I am currently serving as a lochemet (combat soldier) in the Oketz unit which specializes in training dogs for military purposes. These dogs are highly trained to attack, sniff out hidden explosives or different chemicals as well as being used in search and rescue efforts resulting from earthquakes or other disasters.

I have a beautiful Belgian shepherd named Gula. She is highly trained to sniff out suspicious cars, objects and buildings for weapons and chemicals in order to prevent terrorism from entering the state of Israel.

It was two weeks after my enlistment into Karakal, a combat unit where men and women serve together to protect the southern border of Israel, that we had our gibush. Before joining the army, I knew that my dream was to be a soldier in Oketz. The only way for girls to join Oketz was to pass a ‘gibush,’ a physical and mental test lasting two days. It all began with a hapkatza, the sudden wake up call in the middle of the night. The next eight hours was the physical part of the gibush, where every run, crawl, and jump would determine the next three years of my army service. I gave it my all. During that gibush, I remember asking myself how I was able to continue, but I never gave up, determined to overcome this difficult challenge.

Two long days passed after the Oketz gibush, with every girl as anxious and nervous as I was to hear which girls had made it into this elite unit. After eating our breakfast of white bread, whole avocados, half a banana, and white cheese, all without plates or utensils, we were  told that the girls who did the gibush should stand in a “chet to hear who made it. Some girls began shaking and crying from nerves. As 100 girls stood  silently, one of the commanders stood in the middle of the chet. “I will read the list of 16 girls who made it into Oketz, I do not want to hear any reactions. Stay quiet.” As the names were called, my heart was pounding. I felt a bead of sweat on my forehead, although my entire body was numb from the winter air of the desert. Names were being called, mine not among them, when suddenly, “Dorani, Shoval.” Tears instantly ran down my cheeks. I could not believe what I had heard. MY name!? I made it?! Never before had I felt so accomplished and proud. My dream came true right then and there. My journey as an IDF soldier had just begun.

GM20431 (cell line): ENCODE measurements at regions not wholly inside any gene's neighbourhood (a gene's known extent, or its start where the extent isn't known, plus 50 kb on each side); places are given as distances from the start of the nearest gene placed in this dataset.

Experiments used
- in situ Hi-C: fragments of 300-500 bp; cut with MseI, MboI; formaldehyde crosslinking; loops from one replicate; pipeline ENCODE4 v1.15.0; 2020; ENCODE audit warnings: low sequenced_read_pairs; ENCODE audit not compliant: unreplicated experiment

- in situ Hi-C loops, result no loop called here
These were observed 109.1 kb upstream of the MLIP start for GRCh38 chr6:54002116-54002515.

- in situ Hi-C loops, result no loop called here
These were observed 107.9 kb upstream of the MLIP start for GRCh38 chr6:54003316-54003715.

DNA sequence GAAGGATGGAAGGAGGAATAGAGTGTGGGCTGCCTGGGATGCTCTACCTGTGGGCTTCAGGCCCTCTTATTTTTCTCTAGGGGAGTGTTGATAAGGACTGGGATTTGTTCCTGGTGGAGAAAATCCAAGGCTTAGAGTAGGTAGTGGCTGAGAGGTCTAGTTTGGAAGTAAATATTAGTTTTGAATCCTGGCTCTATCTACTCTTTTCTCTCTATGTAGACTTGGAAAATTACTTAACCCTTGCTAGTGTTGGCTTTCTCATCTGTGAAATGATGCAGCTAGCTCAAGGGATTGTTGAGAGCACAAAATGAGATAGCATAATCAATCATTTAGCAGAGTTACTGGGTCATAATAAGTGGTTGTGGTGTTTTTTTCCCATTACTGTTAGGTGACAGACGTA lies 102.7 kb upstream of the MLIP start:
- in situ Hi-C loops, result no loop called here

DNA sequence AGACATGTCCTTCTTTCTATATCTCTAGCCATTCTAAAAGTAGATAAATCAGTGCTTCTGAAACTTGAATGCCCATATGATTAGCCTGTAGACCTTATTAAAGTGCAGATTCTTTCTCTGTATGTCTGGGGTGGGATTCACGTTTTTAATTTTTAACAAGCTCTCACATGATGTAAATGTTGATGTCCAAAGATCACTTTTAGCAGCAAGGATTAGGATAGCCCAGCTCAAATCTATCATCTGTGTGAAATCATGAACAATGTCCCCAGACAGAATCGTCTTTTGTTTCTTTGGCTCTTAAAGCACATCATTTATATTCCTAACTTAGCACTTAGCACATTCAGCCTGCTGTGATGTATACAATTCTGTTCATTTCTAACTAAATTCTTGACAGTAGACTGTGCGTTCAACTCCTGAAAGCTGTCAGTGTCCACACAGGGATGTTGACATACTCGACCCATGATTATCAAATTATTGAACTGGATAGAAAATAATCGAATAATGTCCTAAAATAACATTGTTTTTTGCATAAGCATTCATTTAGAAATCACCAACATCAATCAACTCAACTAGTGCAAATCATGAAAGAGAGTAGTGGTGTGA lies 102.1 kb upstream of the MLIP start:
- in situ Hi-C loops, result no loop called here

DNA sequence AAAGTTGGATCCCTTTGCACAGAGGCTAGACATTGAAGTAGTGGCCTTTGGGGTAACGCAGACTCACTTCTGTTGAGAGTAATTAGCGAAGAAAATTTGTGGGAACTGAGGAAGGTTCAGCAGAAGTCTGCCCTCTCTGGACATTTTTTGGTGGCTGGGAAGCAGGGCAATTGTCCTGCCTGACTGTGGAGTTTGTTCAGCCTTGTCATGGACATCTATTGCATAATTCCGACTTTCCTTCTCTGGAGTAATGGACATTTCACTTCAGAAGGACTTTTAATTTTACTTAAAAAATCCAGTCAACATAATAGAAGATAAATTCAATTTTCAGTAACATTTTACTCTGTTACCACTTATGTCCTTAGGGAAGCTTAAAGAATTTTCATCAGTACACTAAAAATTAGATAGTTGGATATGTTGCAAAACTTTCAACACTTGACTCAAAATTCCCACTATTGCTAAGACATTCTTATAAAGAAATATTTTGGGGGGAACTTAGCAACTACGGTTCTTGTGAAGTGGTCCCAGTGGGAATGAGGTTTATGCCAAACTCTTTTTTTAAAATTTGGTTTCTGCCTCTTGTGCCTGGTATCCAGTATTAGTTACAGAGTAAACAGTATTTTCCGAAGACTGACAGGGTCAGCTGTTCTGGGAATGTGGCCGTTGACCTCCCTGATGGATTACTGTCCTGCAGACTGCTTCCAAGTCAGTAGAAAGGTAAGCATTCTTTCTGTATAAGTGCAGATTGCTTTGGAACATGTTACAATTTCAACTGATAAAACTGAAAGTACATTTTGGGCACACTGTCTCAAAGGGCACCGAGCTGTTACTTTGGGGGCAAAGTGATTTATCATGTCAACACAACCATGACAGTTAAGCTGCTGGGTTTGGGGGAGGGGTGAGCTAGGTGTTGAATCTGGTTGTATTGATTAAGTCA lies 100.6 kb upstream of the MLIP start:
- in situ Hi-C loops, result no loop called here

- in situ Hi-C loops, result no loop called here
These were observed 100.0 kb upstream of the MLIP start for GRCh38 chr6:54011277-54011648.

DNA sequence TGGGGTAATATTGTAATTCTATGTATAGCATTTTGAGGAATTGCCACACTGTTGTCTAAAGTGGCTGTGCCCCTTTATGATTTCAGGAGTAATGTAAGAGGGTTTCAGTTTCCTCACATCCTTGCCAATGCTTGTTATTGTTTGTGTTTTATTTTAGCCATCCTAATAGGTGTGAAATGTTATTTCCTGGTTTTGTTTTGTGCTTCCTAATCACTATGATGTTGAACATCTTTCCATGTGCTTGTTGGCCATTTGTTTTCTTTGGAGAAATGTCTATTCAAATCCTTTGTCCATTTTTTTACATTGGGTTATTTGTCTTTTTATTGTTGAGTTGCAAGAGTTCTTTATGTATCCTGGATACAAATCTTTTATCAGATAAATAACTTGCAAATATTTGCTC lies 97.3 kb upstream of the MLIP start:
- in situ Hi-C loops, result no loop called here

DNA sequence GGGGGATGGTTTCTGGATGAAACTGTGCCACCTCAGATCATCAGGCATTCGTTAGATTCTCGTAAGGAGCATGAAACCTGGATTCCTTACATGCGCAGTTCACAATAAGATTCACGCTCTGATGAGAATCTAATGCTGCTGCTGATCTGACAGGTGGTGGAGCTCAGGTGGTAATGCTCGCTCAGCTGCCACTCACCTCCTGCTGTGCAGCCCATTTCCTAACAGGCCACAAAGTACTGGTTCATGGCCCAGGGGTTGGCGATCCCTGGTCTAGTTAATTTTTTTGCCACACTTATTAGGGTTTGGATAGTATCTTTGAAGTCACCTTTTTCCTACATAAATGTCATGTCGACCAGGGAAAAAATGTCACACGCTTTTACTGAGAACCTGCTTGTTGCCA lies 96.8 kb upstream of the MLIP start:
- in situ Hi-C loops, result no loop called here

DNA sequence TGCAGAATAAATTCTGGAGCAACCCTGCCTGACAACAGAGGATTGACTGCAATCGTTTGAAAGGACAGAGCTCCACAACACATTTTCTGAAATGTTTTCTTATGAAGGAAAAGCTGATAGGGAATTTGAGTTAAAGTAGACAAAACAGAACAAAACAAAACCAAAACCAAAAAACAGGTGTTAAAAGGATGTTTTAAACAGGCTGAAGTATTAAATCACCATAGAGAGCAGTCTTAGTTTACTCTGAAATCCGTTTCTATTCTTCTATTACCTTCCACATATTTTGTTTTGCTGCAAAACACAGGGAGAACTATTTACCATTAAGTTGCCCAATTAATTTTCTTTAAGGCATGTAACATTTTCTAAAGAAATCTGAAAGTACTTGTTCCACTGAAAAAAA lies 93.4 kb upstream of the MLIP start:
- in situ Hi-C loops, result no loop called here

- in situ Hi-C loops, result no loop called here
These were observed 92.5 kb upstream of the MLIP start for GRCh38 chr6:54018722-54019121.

After six grueling and challenging months of basic training, my beloved Oketz team and I would end our service in Karakal, and begin a new adventure in Oketz. This had been our dream for the past six months, and it was finally here. Getting ready for the ‘masa aliya,’ was an entirely new feeling for us. We had many masaot before, but this masa would bring us to Oketz, our final destination. Our excitement was unavoidable. With all of our equipment on our backs, our weapons tight around our bodies, and our faces fully covered in paint, we were more than ready to begin this journey of 15 kilometers.

Basic training was full of many challenging masaot. One of them in order to receive my tag, another for a diskit cover, a pin for my coomta, and a case for my machsanit. All of these masaot were meaningful and extremely important to me, however the masa aliya to yechidat oketz meant more to me than anything. With much rabak, we all took our places in two lines. Our commander took the lead and we followed.

During the masa, sweating and sleep deprived, I along with the others were determined to succeed. This was my family now and when one was down, we all lent a hand. We had begun this journey together…we would end this journey together.

One cold night during basic training in Karakal, the hour had finally come where we could shower, speak on the phone, and go to sleep in our tents. I quickly ran to organize my things for the shower when I saw a package waiting for me on my bed. My first reaction was that it was probably a mistake and meant for one of the girls in my tent. As one of only two lone soldiers in my unit, it was sometimes difficult to see the Israeli girls getting packages almost every day. They received anything from food, clothes, bedding, and shampoo from their families and friends living in Israel. I was happy to see that the package read my name and inside I found winter socks, a hat, long underwear, a long sleeved shirt, pajama shorts, and a neck warmer. The package included an envelope full of letters from people from all over the world thanking me for leaving my life and my family and friends behind to serve as a lone soldier in the IDF. There was a letter from a woman that especially touched me.

Dear Shoval,

How are you? We hope that you’re not having too hard a time of it. After all, what would we do without you? Because of you, and only you, we are able to live and sleep in peace.

Our dear soldier, please take care of yourself so you can soon be home to your eema and abba. You are our strength. We are proud of you, look up to you, love you.

So take care of yourself and enjoy this package!

With love,

Nancy from Washington, D.C

No words could ever have been more beautiful, more important. I was not alone.

I want to thank each and every one of you in this room for coming tonight in support of the Friends of the Israel Defense Force. You have provided soldiers like me with certain comforts we would not otherwise be receiving. Packages, trips to water parks, and flights to travel and reunite with our families, are just to name a few. My journey has not been an easy one and there have been times of sadness and lonliness, but I made a decision to become a member of the IDF, a decision I will continue to love and be proud of.

Thank you.